Wednesday, May 21, 2008
1% Well-Read Challenge: Memoirs of a Geisha
Title: Memoirs of a Geisha
Author: Arthur Golden
Genre: Historical Fiction
Published: 23 September 1997
Rating: 9 / 10
This was the first book I chose to read for the 1% Well-Read Challenge. I have wanted to read this book for YEARS - I can remember being in college and seeing a copy at the bookstore, and I have no idea why I didn't pick it up then. I got my current copy in a BookCrossing trade a few weeks ago, but I had to finish another book first (actually, a few books: the literary crack known as The Twilight Series and The Host), and by the time that I finished I had discovered the 1% WRC and decided to use Memoirs as part of that. So it all turned out pretty serendipitously.
Alright, plot: Memoirs of a Geisha is a novel about a young girl named Chiyo who is sold by her father to the Nitta okiya, a geisha house in Gion. Her biggest obstacle to becoming a geisha is Hatsumomo, the Nitta's only profitable geisha and Chiyo's first rival. Hatsumomo antagonizes Chiyo and apparently ruins her chances of ever becoming a geisha, but then (spoiler alert!) some other stuff happens, fate intervenes, and Chiyo is able to renew her training and eventually becomes pretty successful. It's an interesting story, and although the ending was a bit too Chairman ex machina, I thoroughly enjoyed it.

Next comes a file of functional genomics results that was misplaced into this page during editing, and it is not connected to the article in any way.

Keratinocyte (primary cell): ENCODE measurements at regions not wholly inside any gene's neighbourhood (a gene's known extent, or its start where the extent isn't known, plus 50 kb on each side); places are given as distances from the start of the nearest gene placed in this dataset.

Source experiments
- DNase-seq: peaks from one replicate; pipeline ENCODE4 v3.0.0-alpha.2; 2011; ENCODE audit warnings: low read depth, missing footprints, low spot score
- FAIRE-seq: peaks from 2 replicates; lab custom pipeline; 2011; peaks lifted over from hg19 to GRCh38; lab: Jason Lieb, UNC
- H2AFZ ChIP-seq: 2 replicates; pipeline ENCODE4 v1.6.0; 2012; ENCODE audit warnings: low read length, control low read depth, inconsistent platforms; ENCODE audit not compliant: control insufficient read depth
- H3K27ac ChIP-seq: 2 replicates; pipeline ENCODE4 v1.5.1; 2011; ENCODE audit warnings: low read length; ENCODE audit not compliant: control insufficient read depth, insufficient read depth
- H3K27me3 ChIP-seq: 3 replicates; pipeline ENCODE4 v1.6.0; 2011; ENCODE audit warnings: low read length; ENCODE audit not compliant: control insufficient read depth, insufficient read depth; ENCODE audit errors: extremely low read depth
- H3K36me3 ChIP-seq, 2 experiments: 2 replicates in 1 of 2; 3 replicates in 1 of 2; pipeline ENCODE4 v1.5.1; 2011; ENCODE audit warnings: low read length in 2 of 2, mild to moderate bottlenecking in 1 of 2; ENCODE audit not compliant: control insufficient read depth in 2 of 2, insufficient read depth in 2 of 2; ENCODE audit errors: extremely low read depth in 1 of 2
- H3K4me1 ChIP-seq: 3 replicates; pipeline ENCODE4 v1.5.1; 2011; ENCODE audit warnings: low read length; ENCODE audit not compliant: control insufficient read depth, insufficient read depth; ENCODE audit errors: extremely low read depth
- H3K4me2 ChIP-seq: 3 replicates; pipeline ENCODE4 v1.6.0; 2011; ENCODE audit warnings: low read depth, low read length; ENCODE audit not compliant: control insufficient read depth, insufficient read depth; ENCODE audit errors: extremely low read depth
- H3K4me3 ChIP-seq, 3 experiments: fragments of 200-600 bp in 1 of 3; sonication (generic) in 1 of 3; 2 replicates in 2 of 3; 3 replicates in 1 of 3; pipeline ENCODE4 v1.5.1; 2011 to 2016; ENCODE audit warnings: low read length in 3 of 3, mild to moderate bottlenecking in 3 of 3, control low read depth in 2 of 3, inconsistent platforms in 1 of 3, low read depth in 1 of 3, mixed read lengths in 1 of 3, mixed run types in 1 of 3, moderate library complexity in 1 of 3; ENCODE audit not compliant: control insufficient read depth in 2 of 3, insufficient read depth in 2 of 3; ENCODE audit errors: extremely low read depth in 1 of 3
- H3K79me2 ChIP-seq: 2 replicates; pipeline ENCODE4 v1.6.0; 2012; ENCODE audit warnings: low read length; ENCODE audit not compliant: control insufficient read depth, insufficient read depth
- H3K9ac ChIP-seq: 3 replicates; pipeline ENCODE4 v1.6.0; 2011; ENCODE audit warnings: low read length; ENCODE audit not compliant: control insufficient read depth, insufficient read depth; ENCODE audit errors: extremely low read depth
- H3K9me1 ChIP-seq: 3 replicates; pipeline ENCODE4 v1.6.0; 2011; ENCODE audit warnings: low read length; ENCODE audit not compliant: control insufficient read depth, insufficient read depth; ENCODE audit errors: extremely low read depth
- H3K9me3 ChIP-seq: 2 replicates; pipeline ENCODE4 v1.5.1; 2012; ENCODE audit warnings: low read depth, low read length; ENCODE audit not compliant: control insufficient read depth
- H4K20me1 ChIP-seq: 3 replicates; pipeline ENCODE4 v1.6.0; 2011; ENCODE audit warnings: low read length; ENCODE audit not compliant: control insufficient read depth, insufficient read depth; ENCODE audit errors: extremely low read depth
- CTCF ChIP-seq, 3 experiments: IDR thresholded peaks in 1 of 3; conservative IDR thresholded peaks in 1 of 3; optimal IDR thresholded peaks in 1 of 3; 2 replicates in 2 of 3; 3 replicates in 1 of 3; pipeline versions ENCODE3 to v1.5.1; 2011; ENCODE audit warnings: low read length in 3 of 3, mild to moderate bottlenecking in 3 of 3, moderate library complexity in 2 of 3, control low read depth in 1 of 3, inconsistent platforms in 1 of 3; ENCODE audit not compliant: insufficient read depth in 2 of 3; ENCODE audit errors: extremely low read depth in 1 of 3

To be honest, I found the novel a bit daunting at first - the print (at least on my copy) is really tiny, and it seemed like it would take forever to get through. But the chapters were really short, and once I got into the story it was hard to put it down. The premise is that the novel was dictated to an interpreter by a real geisha, and I found it very believable - not that I'm a geisha expert or anything. But the characters are incredible! Chiyo's voice is very realistic, and Golden's writing style is lyrical. I'm a little sad it's his only novel. According to my post-reading researching (Google + Wikipedia), he interviewed several geisha for background information, and was sued for breach of contract and defamation of character by one (Mineko Iwasaki) because he named her as a source in his acknowledgements. She then went on to write a completely different account of life as a geisha (called, appropriately enough, Geisha, A Life), which is about to go on my Amazon wishlist.
Next up: Life of Pi, by Yann Martel